Shafaa Pharmacy Limited said that it was a licensed pharmacy, overseen by a doctor, and that it had “the right to sell Botulax”.
Hugel, which manufactures Botulax, said that the product had undergone rigorous clinical trials, was high-quality, safe, and licensed for use in 28 countries. However, it said it should not be ordered or used by practitioners in Britain.
A spokeswoman said: “We cannot guarantee the Botulax product used in UK is a real Botulax product or counterfeit one. Even if it is an actual Botulax product leaked from Korean market, no one can guarantee if the product was stored and distributed appropriately. We strongly recommend consumers and practitioners to use products with official marketing approval.”
Hugel said it was inaccurate to describe Botulax as a black market product and that problems such as facial lumps could not be related to legitimate Botulax. It said it closely monitored the supply of products claiming to be Botulax and took legal action against unauthorised distributors. It said it was preparing for a version of Botulax with a different brand name to be licensed in Britain in the near future after it recently completed a European approval process
Pharma Research Bio, which manufactures ReNTox, did not respond to requests for comment. Medytox, which manufactures Innotox, said it did not sell Innotox in countries where it was not licensed, including in the UK. A spokesman said: “Medytox will take necessary measures if any illegal activities related to Innotox’s sales are found.”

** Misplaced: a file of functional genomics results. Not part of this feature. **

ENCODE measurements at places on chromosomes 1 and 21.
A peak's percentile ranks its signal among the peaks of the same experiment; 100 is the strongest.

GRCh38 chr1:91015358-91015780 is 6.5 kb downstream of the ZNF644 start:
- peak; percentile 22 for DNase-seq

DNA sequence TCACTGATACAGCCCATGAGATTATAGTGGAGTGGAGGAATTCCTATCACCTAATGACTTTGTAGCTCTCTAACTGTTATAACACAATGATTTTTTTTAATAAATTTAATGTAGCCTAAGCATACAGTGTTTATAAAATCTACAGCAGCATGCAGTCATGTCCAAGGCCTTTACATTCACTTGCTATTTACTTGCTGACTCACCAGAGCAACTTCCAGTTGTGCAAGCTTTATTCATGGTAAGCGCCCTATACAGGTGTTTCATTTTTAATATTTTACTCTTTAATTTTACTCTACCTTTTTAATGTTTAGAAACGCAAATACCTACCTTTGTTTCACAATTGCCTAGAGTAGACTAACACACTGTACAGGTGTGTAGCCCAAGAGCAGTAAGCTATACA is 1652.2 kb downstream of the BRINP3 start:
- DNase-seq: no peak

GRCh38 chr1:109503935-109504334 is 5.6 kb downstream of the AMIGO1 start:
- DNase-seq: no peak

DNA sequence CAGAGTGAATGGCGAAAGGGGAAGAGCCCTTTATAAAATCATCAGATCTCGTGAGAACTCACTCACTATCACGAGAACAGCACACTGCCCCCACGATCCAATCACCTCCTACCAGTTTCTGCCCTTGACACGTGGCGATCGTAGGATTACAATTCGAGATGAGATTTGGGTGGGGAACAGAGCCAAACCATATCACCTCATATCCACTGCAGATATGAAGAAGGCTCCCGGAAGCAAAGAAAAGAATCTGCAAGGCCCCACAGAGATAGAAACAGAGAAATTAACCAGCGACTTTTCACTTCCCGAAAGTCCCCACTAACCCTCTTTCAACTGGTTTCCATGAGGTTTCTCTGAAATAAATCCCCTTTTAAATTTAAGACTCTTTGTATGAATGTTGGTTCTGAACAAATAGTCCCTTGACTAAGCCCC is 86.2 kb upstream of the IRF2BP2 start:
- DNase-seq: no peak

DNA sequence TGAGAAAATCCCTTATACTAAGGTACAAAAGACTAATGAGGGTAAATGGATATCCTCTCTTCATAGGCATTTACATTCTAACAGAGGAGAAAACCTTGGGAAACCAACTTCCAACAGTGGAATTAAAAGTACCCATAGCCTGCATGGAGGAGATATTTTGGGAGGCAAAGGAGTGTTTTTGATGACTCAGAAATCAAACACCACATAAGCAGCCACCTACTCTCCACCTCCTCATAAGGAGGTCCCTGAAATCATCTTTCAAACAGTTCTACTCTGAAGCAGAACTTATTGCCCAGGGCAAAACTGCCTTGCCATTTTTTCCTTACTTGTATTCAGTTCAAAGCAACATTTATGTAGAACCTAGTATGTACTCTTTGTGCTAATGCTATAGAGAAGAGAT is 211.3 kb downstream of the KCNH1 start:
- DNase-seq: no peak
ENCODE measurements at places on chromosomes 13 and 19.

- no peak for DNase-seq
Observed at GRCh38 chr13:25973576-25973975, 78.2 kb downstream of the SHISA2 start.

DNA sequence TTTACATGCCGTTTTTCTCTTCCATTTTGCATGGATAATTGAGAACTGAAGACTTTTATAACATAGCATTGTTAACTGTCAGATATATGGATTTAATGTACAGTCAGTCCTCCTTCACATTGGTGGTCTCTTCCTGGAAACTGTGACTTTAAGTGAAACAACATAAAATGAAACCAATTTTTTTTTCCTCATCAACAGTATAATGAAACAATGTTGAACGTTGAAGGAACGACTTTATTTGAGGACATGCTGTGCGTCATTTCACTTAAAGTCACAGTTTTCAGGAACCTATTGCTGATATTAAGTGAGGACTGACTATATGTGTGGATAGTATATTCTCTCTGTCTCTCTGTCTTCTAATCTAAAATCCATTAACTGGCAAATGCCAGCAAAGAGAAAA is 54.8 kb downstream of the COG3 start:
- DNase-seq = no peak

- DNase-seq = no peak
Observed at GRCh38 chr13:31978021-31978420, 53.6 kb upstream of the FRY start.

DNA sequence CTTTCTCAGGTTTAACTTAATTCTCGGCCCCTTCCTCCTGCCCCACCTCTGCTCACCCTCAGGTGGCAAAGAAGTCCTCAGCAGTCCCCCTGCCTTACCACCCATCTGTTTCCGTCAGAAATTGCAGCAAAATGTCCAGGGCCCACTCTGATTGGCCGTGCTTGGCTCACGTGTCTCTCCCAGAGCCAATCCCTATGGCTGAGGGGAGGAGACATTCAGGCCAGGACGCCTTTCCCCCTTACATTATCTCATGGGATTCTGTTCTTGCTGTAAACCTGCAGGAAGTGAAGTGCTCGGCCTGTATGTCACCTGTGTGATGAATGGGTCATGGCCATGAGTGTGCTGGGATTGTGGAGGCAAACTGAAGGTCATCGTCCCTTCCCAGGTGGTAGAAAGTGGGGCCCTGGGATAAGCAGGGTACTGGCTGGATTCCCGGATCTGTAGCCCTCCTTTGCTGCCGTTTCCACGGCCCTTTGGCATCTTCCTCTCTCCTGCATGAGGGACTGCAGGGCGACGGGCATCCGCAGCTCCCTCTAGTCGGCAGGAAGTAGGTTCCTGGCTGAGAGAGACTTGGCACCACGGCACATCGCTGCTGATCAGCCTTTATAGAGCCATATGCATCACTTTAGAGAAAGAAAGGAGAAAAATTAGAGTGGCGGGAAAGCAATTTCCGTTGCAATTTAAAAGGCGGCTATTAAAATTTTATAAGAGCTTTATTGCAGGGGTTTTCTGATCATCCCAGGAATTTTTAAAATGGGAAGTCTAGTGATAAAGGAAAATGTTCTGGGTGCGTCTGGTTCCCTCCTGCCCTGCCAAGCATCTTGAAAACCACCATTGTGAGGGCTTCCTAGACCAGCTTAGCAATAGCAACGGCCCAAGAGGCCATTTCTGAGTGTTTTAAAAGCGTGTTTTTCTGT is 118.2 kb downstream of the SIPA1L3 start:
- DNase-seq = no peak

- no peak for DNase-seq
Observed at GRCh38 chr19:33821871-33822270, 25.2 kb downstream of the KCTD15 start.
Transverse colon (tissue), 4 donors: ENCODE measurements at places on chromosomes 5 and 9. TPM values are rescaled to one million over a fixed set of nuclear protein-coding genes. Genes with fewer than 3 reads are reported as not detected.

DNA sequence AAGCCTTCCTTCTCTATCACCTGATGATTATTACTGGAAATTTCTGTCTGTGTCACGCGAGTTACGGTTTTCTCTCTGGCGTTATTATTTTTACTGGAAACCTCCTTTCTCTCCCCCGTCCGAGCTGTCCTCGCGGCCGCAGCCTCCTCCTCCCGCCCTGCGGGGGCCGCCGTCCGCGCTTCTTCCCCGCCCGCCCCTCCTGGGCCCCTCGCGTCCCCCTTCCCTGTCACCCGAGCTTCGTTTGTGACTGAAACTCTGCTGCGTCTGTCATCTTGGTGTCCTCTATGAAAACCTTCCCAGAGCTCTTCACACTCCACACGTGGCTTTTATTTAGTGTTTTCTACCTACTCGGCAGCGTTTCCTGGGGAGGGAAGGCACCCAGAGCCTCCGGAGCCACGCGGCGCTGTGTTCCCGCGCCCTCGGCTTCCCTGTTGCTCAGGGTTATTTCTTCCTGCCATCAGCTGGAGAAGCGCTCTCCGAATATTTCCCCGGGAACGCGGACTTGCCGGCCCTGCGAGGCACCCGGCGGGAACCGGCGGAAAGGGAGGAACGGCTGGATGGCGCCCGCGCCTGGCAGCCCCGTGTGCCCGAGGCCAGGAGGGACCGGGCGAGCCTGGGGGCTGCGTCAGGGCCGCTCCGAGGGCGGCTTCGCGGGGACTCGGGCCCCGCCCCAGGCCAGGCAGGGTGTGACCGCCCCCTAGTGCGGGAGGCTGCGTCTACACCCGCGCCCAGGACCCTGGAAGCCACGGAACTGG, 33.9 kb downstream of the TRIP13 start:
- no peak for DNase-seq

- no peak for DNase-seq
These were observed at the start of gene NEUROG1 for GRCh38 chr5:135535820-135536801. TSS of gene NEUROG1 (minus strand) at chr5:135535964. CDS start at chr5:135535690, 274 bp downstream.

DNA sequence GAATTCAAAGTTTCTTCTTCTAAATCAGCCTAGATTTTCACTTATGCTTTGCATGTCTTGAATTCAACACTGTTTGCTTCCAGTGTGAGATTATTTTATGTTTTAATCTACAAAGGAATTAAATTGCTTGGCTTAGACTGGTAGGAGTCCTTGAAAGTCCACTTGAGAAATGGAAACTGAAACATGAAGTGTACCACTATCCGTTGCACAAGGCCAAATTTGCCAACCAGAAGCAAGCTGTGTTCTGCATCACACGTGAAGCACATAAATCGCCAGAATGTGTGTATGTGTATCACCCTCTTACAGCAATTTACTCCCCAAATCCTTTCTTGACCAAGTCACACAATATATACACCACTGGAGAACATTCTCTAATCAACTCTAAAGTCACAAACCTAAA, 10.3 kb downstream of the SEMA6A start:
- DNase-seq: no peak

Almost a decade ago a review commissioned by the government into the beauty industry warned that non-surgical cosmetic treatments, such as lip fillers and Botox injections, were “almost entirely unregulated” in Britain (Paul Morgan-Bentley and Charlotte Wace write).
Sir Bruce Keogh, then NHS medical director, led the work in 2013 and wrote of his surprise to discover the lack of legal protections given the “major and irreversible adverse impacts on health and wellbeing”.
“In fact,” he wrote, “a person having a non-surgical cosmetic intervention has no more protection and redress than someone buying a ballpoint pen or a toothbrush.”
Nine years on, experts warn that there is still a “complete absence of regulation”, which puts vulnerable people tempted by unnecessary cosmetic procedures at serious risk of harm.
There have been some changes, most notably a new law making it illegal to perform these injections on under 18s, which came into force last year. However, as the Times investigation reveals today, practitioners with no formal medical qualifications are still able to administer the injections, with many openly advertising to young women on social media and some using unlicensed drugs that have not been checked for safety in Britain. Campaigners warned of increasing reports of botched treatments, with some women left scarred for life.